A couple of weeks ago I spoke at Airline Information’s Mega Event Asia-Pacific in Singapore. Though this is only its second year, APAC Mega is proving to be a really interesting couple of days each year, and I always come away with some interesting insights. Here are my top four (and a half) takeaways from the event:
1) The rise of Loyalty Fraud
Aside from the reasonably standard Mega Event parallel tracks of Loyalty, Co-brands and Merchandising, in Singapore there was also a loosely associated IATA co-ordinated session on the subject of Loyalty Fraud. It’s an increasingly popular topic, as we all get quite upset when someone steals our money, but it gets harder to pursue the bad guys when the loss is ‘only points’. The overriding conclusion in Loyalty Fraud, at least for now, is that no programme has a real grasp of how big an issue points theft might be. As the idea of loyalty ‘currency’ grows, I imagine this topic will only increase in importance.
2) Choosing a co-brand partner
I was invited to participate in a panel session on how to choose the best programme co-brand partner. There are three easy steps to this which could apply to any type of loyalty partnership:
- Focus on the ‘brand fit’. If that doesn’t make sense then go no further – a respected and staid legacy carrier airline co-branding with a funky challenger bank will probably leave loyal members scratching their heads
- Ask yourself the question ‘Can I work with these guys?’ Arguably the most important question of all, because, as with all relationships, a supportive and open partnership will see you through thick and thin and is far more valuable than squeezing an extra one tenth of a cent out of the price
- Finally, of course, is the revenue stream attractive? Will there be sufficient volume?
3) Change and interchange: the banks' perspective
In my second session, a solo slot in the Co-Brand track, I presented the banks’ point of view when entering a partnership with an airline. Drawing on experience from several of ICLP’s bank partners, the attraction to the bank of recruiting from the typical FFP member demographic is the fact that they are usually higher spending and more profitable customers. This has to be balanced against the cost of the deal where the savvy bank is also well aware that the airline or hotel is profiting far more from the breakage. With this in particular, banks want to keep airline co-brands in check and are more and more inclined to launch their own programmes as a counter-measure.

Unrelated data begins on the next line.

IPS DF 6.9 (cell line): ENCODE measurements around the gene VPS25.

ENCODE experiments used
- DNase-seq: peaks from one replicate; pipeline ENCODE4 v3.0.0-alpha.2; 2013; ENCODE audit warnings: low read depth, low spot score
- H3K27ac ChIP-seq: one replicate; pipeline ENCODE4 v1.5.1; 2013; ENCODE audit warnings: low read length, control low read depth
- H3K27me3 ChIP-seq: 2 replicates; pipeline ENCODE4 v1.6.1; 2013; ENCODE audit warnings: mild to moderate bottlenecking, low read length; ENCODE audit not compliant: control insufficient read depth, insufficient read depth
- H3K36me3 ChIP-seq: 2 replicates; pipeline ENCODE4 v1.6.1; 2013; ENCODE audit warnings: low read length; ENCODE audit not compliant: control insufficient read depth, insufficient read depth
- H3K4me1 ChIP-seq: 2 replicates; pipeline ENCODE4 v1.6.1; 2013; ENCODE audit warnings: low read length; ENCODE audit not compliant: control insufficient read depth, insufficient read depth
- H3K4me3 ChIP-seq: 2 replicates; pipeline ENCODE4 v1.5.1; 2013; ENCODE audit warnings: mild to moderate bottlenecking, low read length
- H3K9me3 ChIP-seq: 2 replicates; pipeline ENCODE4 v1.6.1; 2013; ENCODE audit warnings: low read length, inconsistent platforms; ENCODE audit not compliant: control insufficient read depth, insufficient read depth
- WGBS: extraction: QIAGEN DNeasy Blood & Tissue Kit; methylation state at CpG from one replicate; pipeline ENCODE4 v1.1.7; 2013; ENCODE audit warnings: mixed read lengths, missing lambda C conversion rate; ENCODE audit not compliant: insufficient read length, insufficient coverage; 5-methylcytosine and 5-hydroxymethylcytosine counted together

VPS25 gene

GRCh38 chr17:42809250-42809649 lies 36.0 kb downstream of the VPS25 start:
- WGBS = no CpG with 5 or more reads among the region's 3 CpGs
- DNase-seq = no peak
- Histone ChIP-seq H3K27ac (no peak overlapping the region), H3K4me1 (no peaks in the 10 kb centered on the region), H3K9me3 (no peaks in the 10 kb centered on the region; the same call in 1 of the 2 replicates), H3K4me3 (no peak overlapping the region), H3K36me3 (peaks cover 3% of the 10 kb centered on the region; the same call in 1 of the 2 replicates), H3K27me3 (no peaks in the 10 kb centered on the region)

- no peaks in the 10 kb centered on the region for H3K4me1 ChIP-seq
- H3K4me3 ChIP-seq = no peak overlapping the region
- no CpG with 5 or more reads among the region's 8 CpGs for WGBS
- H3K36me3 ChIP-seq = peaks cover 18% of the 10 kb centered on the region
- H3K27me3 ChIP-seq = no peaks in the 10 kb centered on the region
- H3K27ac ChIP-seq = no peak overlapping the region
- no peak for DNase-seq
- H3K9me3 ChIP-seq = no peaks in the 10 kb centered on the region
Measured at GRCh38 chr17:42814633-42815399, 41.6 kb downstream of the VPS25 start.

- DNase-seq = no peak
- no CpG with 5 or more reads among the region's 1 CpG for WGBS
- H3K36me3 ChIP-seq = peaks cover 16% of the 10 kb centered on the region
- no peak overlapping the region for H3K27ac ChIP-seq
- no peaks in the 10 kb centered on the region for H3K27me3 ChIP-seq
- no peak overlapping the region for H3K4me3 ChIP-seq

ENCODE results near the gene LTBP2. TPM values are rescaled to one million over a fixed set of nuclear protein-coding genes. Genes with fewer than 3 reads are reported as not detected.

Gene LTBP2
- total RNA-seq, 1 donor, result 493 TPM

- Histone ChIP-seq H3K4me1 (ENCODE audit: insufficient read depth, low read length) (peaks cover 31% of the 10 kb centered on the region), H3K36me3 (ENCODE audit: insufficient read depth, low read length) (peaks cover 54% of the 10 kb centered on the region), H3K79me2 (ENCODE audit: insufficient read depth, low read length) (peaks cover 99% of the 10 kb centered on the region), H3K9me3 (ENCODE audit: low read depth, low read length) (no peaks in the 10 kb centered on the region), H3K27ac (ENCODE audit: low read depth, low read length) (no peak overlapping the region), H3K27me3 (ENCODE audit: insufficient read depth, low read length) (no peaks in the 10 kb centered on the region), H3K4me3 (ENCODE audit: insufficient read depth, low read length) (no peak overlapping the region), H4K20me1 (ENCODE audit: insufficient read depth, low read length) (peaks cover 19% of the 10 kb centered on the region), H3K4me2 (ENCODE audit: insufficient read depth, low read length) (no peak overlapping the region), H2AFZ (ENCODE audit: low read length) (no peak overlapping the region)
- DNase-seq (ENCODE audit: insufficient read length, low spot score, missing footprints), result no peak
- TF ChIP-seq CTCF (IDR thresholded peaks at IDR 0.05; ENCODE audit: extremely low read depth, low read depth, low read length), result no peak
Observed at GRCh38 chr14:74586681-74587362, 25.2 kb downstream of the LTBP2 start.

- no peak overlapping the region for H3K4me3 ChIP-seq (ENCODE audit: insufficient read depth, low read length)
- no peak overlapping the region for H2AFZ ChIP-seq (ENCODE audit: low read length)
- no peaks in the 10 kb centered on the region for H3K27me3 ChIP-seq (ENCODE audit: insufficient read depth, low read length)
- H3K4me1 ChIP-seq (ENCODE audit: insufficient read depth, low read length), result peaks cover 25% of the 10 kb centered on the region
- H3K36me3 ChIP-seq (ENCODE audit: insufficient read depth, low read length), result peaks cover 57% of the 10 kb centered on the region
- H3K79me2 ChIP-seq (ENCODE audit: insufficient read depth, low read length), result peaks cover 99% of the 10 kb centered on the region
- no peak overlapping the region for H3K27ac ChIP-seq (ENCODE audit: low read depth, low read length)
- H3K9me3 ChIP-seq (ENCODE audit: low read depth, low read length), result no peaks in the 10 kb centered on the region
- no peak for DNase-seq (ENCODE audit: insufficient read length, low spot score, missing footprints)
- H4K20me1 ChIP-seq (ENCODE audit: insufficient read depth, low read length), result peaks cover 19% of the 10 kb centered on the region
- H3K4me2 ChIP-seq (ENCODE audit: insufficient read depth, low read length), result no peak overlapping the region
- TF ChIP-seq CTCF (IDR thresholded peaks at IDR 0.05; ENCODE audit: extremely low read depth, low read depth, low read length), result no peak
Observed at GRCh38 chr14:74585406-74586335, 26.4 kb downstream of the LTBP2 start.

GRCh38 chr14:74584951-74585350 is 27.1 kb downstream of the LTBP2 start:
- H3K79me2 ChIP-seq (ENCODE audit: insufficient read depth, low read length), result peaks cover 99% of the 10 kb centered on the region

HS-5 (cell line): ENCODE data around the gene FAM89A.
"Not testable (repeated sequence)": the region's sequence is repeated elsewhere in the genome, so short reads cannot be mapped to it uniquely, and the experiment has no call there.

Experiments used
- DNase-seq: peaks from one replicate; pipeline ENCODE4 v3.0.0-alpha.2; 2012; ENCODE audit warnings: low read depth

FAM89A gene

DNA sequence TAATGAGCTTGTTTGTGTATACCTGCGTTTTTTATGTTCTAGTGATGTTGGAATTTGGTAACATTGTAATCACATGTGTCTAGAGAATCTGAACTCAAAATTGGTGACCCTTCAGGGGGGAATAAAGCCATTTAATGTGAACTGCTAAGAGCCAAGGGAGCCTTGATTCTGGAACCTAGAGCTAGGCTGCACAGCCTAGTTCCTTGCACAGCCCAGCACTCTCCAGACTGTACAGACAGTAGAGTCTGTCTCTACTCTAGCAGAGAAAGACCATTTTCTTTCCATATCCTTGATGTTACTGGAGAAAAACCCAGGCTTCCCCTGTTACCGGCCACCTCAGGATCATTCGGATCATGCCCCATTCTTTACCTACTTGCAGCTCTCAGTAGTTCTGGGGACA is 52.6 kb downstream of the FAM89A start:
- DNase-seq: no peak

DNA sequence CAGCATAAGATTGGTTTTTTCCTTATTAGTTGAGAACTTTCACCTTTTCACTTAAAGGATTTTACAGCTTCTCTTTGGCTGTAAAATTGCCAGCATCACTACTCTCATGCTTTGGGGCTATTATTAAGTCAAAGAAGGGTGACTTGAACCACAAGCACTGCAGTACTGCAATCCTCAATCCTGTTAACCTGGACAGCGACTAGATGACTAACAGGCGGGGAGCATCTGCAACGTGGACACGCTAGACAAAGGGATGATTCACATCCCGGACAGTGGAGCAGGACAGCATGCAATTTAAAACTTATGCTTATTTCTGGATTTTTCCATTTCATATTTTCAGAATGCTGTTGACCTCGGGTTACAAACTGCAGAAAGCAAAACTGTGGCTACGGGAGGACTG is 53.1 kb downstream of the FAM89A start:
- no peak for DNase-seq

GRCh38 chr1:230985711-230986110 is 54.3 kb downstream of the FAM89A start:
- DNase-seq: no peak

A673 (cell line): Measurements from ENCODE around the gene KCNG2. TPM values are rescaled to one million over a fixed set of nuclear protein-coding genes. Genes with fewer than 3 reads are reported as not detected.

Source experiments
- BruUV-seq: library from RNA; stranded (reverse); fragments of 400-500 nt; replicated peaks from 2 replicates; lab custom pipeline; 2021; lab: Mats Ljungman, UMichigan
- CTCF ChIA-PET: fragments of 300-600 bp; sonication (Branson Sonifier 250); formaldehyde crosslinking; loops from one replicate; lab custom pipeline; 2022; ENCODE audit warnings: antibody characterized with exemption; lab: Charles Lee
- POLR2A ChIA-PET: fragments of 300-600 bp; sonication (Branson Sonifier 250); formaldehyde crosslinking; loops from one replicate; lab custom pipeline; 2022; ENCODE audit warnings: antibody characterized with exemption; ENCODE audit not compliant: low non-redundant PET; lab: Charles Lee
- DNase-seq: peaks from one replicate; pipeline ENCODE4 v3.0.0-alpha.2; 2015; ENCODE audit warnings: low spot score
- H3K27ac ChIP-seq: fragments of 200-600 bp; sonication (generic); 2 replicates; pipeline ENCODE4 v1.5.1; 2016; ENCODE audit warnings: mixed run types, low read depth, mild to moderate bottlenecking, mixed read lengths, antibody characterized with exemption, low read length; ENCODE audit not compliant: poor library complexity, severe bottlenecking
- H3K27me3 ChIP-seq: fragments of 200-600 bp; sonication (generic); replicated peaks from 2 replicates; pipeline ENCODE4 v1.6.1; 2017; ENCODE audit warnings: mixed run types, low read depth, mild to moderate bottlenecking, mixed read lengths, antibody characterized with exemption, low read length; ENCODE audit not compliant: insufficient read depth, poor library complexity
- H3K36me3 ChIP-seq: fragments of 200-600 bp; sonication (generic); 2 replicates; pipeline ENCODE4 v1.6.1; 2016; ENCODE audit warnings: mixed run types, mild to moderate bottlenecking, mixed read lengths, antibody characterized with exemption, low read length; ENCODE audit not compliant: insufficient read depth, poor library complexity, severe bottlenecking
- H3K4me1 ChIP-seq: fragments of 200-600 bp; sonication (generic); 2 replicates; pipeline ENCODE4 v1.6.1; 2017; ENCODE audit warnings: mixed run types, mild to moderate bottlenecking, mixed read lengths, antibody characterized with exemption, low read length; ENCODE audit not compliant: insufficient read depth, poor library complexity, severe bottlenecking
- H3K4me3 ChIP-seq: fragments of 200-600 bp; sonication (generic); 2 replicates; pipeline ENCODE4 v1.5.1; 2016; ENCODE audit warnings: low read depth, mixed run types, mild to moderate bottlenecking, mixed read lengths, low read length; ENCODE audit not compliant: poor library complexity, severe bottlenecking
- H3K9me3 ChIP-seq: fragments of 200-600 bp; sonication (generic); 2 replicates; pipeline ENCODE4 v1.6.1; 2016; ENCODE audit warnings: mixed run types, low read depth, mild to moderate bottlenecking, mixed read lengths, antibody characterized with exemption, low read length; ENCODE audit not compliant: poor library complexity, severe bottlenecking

A further dynamic shift to watch, is the traditional co-brand relationship coming under increasing regulatory threat from interchange rate cuts: governments are moving fast to reduce the amount of commission that a card-issuing bank receives from merchant issuers. It is through this fee income that the bank pays the airline, so naturally any reduction is likely to lead to a re-negotiation of the co-brand contract and, in some instances we have seen, even cancellation of the deal.
4) To spin off or not to spin off?
The perennial question of whether loyalty is best tackled in-house or spun-off as a separate entity was also given a good airing in the Loyalty track. Much like my message on co-brand partners, my view is that it’s best to answer this by asking yourself a couple of key questions:
- Is your programme ready from an infrastructural and organisational viewpoint? How easy will it be to identify the sum of ‘loyalty activity’ and lift it out of the organisation? Be careful with this answer, as this can extend to any shared resources such as call centre agents, data analytics and marketing communications, so it may not be as simple as it may at first seem
- Is your market ready (especially if considering a wider coalition approach)? This means having a thorough understanding of the breakdown of national household spend and reviewing your market’s loyalty landscape, your competitors and other merchant programmes.
Of course, it is often the case that complete spin-off is a step too far, but it’s always worth considering what individual activities might be handled better by external suppliers and partners. Commodity activities such as card production and other printing requirements are easily handled by suppliers. Conversely, for things like insight, data analytics, or non-air partnership development, it is far more valuable to choose and work with a strategic partner who can help to discuss, advise and deliver for you and your programme. Have a read of our recent white paper [link to evolution or revolution] on improving your loyalty engagement with your customers to get further insight into the questions you need to ask yourself and how ICLP can help.
1/2) The human touch
Finally, just when we think we were all being so clever with our use of technology, mobile and social media, it pays to remember that a simple approach is sometimes the most impactful. I had two separate stays at the Fairmont Hotel in Singapore over the weekend’s bookending the conference. On arriving back the second time, the receptionist on the front desk, who I hadn’t seen previously, greeted me even before I reached the counter with ‘Welcome back, Mr Webster’. What dark magic was this? Quite logically, they had used the photograph from my passport (scanned on my first visit) and circulated it around the morning staff briefing along with a note to identify and greet. So simple, so inexpensive, yet so effective!
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